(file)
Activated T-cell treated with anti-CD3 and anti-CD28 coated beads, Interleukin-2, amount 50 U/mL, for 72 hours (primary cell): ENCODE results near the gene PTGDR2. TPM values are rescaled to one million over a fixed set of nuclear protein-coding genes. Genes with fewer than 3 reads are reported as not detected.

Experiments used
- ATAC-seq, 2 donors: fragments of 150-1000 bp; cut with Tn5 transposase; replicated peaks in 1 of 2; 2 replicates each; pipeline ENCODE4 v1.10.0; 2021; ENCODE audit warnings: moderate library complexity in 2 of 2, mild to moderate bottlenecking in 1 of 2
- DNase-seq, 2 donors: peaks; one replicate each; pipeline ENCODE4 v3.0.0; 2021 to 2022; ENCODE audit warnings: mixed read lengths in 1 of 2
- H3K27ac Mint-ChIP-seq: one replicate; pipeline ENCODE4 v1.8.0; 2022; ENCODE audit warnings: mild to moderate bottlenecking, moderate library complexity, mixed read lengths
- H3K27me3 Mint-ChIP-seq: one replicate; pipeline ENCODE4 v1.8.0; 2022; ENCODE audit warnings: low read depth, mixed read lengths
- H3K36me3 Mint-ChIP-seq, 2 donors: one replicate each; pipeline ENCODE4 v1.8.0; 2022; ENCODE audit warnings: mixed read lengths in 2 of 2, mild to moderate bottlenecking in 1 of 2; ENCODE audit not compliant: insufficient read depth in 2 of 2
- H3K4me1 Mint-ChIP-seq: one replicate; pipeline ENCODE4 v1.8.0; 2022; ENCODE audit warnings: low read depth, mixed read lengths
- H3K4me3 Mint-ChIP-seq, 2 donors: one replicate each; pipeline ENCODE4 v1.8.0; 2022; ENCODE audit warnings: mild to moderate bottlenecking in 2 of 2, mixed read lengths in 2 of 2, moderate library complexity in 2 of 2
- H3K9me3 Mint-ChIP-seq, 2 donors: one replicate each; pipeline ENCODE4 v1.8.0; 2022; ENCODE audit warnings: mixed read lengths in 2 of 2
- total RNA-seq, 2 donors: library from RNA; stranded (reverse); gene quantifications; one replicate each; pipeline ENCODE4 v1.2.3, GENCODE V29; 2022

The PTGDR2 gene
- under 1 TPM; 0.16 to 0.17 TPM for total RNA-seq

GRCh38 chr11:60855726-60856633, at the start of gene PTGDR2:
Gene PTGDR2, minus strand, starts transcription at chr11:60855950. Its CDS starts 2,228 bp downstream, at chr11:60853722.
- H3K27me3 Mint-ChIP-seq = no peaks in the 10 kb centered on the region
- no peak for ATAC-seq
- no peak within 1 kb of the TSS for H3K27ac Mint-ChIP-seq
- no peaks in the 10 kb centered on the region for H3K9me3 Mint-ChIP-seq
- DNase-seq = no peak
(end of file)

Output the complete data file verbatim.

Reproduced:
Activated T-cell treated with anti-CD3 and anti-CD28 coated beads, Interleukin-2, amount 50 U/mL, for 72 hours (primary cell): ENCODE results near the gene PTGDR2. TPM values are rescaled to one million over a fixed set of nuclear protein-coding genes. Genes with fewer than 3 reads are reported as not detected.

Experiments used
- ATAC-seq, 2 donors: fragments of 150-1000 bp; cut with Tn5 transposase; replicated peaks in 1 of 2; 2 replicates each; pipeline ENCODE4 v1.10.0; 2021; ENCODE audit warnings: moderate library complexity in 2 of 2, mild to moderate bottlenecking in 1 of 2
- DNase-seq, 2 donors: peaks; one replicate each; pipeline ENCODE4 v3.0.0; 2021 to 2022; ENCODE audit warnings: mixed read lengths in 1 of 2
- H3K27ac Mint-ChIP-seq: one replicate; pipeline ENCODE4 v1.8.0; 2022; ENCODE audit warnings: mild to moderate bottlenecking, moderate library complexity, mixed read lengths
- H3K27me3 Mint-ChIP-seq: one replicate; pipeline ENCODE4 v1.8.0; 2022; ENCODE audit warnings: low read depth, mixed read lengths
- H3K36me3 Mint-ChIP-seq, 2 donors: one replicate each; pipeline ENCODE4 v1.8.0; 2022; ENCODE audit warnings: mixed read lengths in 2 of 2, mild to moderate bottlenecking in 1 of 2; ENCODE audit not compliant: insufficient read depth in 2 of 2
- H3K4me1 Mint-ChIP-seq: one replicate; pipeline ENCODE4 v1.8.0; 2022; ENCODE audit warnings: low read depth, mixed read lengths
- H3K4me3 Mint-ChIP-seq, 2 donors: one replicate each; pipeline ENCODE4 v1.8.0; 2022; ENCODE audit warnings: mild to moderate bottlenecking in 2 of 2, mixed read lengths in 2 of 2, moderate library complexity in 2 of 2
- H3K9me3 Mint-ChIP-seq, 2 donors: one replicate each; pipeline ENCODE4 v1.8.0; 2022; ENCODE audit warnings: mixed read lengths in 2 of 2
- total RNA-seq, 2 donors: library from RNA; stranded (reverse); gene quantifications; one replicate each; pipeline ENCODE4 v1.2.3, GENCODE V29; 2022

The PTGDR2 gene
- under 1 TPM; 0.16 to 0.17 TPM for total RNA-seq

GRCh38 chr11:60855726-60856633, at the start of gene PTGDR2:
Gene PTGDR2, minus strand, starts transcription at chr11:60855950. Its CDS starts 2,228 bp downstream, at chr11:60853722.
- H3K27me3 Mint-ChIP-seq = no peaks in the 10 kb centered on the region
- no peak for ATAC-seq
- no peak within 1 kb of the TSS for H3K27ac Mint-ChIP-seq
- no peaks in the 10 kb centered on the region for H3K9me3 Mint-ChIP-seq
- DNase-seq = no peak